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Thursday, April 21, 2016

A Grocery Garden is Like Having Money in the Bank

Poor Man Survival

Self Reliance tools for independent minded people…


ISSN 2161-5543

A Digest of Urban Survival Resources

In the spring, at the end of the day, you should smell like dirt!  >> Margaret Atwood


   A Grocery Garden is Like Having Money in the Bank

      Although I’ve never fully regained my stamina and strength after my heart attack and bypass surgery, I still enjoy having a garden, though it is much smaller and I now must hire someone to operate my rototiller and I now resort to using vegetable plants which have already been started [at least I barter for them with a local nursery].

Nonetheless, nothing beats the taste of fresh tomatoes and cucumbers and other vegetables and it is pleasurable to enjoy being out in the sun.  Since our city financially rapes us for the cost of water we make extensive use of 55-gallon rain barrels in order to save money on watering and I encourage others to recycle rainwater wherever possible.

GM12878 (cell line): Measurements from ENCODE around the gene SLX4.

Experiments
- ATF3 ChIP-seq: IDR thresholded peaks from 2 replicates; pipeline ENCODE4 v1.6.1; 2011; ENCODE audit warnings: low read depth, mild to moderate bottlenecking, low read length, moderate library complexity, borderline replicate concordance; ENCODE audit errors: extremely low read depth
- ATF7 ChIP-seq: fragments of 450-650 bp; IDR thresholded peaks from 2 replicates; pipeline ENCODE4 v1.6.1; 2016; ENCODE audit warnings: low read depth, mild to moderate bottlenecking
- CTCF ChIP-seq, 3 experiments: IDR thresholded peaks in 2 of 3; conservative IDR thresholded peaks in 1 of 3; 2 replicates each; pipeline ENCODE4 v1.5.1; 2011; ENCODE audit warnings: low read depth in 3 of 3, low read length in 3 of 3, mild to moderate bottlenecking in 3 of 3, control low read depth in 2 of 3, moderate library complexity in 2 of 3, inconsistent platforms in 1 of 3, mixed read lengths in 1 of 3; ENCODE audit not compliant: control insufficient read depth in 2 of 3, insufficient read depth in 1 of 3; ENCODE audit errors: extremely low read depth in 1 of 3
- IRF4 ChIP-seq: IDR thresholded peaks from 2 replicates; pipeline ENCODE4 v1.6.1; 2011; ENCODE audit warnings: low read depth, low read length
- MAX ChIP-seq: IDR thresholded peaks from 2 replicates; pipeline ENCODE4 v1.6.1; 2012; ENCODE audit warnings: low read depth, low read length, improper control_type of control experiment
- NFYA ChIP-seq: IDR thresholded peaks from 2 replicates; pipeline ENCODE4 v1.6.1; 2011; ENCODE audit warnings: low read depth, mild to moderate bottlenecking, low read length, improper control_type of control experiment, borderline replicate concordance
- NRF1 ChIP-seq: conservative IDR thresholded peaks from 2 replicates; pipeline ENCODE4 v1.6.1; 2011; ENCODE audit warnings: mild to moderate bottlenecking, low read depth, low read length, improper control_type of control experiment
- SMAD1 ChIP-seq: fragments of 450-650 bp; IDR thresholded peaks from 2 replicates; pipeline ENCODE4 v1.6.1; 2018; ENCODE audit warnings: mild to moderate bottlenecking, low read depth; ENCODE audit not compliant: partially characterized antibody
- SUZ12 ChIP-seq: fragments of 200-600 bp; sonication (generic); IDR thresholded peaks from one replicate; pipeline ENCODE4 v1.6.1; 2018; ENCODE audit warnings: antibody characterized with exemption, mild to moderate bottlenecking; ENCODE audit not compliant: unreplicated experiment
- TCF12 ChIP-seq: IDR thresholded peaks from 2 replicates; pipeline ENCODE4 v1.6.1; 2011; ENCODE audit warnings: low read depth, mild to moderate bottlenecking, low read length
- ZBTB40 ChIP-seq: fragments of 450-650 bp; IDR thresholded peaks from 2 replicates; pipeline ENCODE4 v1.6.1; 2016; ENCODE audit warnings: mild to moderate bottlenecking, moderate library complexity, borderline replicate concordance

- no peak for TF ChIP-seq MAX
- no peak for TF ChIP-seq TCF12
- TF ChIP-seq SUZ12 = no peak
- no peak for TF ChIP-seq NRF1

>>Personal Hint:  If you live in a muggy climate like I do, try this cooling energizer:  Mix ½ cup of lemon juice, ½ cup lime juice, a few drops of lemon extract in a bowl and add a ½ cup of baking soda or magnesium flakes into a bath of tepid water and hop in for a soak for as long as you like!


Here’s another money-saving hint…save bath water, the water from floral arrangements, from when you change your fish tank, etc. and use it to water your plants – it’s a great tonic for all your plants!